My best friend, Gwenllian, in Wales, once asked me whether there was any truth in Tennyson's famous quote, "It is better to have loved and lost than never to have loved at all." I didn't even have to think about that one because the answer was crystal clear: Love conquers all. It's at the heart of our existence, so how can we live without loving? For me, there is no doubt that Love is the only influence on our life which makes it worth living.
Improved choices, in the quality and standard of living, have freed the modern generation of women from having to depend on their male counterparts. People who are hurt, particularly men, also become fearful of new relationships. Put the two together and you have an awful lot of people who prefer to boast about the benefits of the single life, while dying with loneliness inside, instead of actively encouraging potential partners for mutual enjoyment. They fear 'getting hurt' so much, they avoid one another like the plague, becoming hardened, loveless, unattractive people in the process. Yet life consists of both pain and love, manifested through death and rebirth, being two sides of the same coin. We cannot have one without the other other. The love is there to nourish and sustain us while the pain helps us to develop our experiences and to face our challenges with greater strength, resilience and new knowledge. Take both of those opportunities away and we are like fossilised beings in a deepening rut, not getting hurt, but not being loved either, cynical in our expectation of the world while judging every one with our own negativity.
However, the results of a survey carried out in Denmark some time ago should be a little worrying for single people. It examined hundreds of heart disease patients and came to the sorry conclusion that people living on their own were twice as likely to have serious heart disease. Doctors found the risk was even higher among older, single people over 50. In fact, among the single men in the study, two-thirds of them had some kind of heart disease compared to only one-third of women and those in relationships. The message was clear and unequivocal: any kind of relationship and connection with someone is good for us. According to the research leader, "Age is of course a risk factor, and when you combine that with living alone you have a group in the population at a very high risk."
Human beings are not meant to be on their own. We realise our existence, identity, usefulness, worth, significance and purpose through others. Left on our own without any other life form for very long periods we would go mad. Our emotional health is the most important to a long, satisfying, healthy life, and the love and affection from others is crucial in that respect. What keeps people from committing to relationships is their fear of being hurt again, their need for perfection in potential partners (disregarding their own imperfections!) and a desire to control their relationship by burdening it with expectations of long term bliss. Yet the potential soulmate is probably there temporarily to guide them through a rocky path (one of the four reasons for our soulmates) and not for any permanent reason.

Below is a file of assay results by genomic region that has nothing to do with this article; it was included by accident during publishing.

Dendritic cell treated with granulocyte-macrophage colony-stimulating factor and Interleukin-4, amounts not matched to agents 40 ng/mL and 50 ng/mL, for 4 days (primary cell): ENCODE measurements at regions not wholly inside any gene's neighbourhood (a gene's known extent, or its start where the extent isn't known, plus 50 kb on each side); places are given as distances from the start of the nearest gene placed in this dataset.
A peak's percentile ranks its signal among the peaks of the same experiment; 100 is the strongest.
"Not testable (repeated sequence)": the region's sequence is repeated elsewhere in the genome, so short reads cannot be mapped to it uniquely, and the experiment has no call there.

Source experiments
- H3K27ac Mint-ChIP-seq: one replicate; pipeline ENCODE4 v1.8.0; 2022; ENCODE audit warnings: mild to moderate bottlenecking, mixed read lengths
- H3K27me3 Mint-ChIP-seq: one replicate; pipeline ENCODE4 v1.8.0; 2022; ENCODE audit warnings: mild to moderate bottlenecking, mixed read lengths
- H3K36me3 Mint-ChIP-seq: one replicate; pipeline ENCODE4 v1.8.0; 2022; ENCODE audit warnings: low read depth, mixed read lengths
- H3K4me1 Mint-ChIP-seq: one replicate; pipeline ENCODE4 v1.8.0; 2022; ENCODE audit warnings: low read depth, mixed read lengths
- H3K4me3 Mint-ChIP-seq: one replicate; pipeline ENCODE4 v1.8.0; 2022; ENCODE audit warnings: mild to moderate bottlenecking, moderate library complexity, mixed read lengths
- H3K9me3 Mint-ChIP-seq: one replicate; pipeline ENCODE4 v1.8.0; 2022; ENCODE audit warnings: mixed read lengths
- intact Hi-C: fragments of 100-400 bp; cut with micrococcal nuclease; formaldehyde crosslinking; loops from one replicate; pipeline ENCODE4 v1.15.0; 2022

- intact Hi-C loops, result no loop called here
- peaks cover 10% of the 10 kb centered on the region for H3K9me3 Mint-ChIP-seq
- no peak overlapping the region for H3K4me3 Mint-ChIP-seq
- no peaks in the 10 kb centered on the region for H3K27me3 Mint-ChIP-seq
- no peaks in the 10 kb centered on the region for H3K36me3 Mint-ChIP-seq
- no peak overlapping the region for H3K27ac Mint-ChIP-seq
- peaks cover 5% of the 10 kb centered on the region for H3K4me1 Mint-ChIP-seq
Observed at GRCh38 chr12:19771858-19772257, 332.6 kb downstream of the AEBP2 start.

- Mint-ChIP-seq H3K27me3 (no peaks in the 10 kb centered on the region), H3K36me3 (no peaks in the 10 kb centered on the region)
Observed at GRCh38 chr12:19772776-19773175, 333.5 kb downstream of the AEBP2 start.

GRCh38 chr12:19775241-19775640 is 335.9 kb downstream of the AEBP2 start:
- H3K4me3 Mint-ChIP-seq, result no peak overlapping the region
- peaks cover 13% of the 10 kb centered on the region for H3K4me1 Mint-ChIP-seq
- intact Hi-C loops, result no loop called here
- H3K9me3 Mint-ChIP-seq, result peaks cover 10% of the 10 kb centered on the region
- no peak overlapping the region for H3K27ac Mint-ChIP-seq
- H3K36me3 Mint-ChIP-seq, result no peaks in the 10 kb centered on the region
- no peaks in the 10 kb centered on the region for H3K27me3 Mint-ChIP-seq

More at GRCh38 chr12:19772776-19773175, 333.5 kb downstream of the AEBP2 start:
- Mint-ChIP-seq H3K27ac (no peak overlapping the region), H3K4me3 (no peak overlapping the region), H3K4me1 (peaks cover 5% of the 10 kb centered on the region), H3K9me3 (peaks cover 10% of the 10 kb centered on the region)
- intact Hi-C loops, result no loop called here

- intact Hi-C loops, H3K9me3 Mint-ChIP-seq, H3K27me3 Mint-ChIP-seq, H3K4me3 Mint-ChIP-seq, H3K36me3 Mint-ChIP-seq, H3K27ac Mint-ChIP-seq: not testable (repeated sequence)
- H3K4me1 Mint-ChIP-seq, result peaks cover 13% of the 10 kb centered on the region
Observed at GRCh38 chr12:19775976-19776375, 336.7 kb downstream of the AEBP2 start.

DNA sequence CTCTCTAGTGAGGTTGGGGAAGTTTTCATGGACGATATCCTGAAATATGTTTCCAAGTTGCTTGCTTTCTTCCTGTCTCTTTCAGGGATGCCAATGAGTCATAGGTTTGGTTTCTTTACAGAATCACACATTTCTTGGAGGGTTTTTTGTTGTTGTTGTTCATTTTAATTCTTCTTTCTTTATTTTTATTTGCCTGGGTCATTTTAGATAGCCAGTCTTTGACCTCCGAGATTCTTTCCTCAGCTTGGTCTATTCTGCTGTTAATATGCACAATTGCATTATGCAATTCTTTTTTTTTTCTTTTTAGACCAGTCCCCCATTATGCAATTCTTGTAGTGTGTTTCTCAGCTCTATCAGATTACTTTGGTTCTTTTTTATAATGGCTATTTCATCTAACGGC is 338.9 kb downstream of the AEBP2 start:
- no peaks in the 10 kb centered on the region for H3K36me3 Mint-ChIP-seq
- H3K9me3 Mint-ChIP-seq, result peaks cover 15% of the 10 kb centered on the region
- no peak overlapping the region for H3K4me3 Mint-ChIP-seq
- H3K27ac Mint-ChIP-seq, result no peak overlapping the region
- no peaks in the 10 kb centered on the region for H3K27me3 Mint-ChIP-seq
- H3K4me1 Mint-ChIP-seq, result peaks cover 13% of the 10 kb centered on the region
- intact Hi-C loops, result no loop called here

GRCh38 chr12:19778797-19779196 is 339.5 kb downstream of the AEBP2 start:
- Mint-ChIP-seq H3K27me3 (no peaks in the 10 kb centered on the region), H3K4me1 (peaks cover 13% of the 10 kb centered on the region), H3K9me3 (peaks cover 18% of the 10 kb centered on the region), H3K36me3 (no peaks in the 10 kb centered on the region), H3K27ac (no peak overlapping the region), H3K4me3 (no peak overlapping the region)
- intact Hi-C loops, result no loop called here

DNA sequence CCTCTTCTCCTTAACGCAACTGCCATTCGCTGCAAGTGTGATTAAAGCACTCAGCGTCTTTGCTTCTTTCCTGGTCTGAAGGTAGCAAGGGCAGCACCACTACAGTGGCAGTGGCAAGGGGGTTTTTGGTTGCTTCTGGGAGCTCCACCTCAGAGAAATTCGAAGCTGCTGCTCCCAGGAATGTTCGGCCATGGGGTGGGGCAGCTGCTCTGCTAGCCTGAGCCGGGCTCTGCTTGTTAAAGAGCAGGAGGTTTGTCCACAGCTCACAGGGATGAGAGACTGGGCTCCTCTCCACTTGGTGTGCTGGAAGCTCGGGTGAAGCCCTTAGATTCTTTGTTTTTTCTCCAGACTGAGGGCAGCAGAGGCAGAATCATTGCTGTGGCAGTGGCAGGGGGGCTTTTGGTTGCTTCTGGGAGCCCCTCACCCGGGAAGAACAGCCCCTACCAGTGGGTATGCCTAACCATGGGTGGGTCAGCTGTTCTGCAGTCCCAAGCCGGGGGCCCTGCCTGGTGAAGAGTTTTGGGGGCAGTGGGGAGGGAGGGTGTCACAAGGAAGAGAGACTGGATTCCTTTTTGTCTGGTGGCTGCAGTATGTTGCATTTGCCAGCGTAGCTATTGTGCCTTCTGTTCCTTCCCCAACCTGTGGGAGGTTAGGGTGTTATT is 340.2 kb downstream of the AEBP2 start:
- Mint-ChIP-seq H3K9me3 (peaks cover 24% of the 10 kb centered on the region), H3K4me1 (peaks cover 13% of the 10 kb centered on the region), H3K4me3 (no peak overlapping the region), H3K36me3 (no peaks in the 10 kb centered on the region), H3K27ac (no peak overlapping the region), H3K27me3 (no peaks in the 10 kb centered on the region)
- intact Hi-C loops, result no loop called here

We get disappointed when the relationship doesn't work out and, instead of allowing ourself to be surprised and just enjoying what is unfolding with us, we lock ourselves down and keep out another person afterwards who might truly care for us and be quite different. Yet we should be seeing every relationship as an opportunity to learn and to take our development one step closer to the ideal, because we will soon gradually understand what we have to do for our own happiness through the lessons learnt from those short-lived liaisons.
In 2002, soon after I left my marriage, though I was in the worst hurtful period, I unexpectedly fell in love with someone else, chalk and cheese we were. It wasn't meant to happen, as he was in transition too living apart from his wife, but we did. For two glorious years we had the most amazing time together. Two books have been dedicated to him. I have not, before or since, met anyone remotely like this loving, caring, but fiercely independent man. However, we affected each other so positively, he decided to return home when he realised that I wasn't ready to settle down again with anyone so soon, and his own fears kept him from considering other options. We were both terribly pained by the parting. But you know what? When I think of him now it is so wonderful because all I can think of is not the hurt which followed, but the incredible time we had.
Many people, after any hurt, just sit and brood on that hurt, cutting off all communication through guilt or pain, instead of giving thanks for the pleasurable time they had, for someone coming into their life to cherish them and keeping the channels open. They vilify ex-partners instead of accepting that the person actually changed them for the better by sending them on their way more experienced and more competent to cope with their life. Any hurt is only ever temporary. As the saying goes, 'Don't cry because it is over. Smile because it happened'.
For me, Tennyson was absolutely right. It IS better to have loved and lost because I will take all those wonderful memories to my grave, of the tremendous love between that guy and me, whom I fondly call the 'love of my life'. I will also take memories of my marriage and the other three men who have been significant in my life so far. If I had sat there judging men for a lot of things, while I searched for my perfect man, I would have missed out on some fantastic love, the inspiration to write two books and the positive self-development which has rapidly followed because I am an entirely different - more loving - person in the process.
I give thanks with much grace for the experience.
Elaine Sihera (MsCYPRAH)
Emotional Health Adviser
"Respect and love begin with the self. If we have none, how can we give away any?"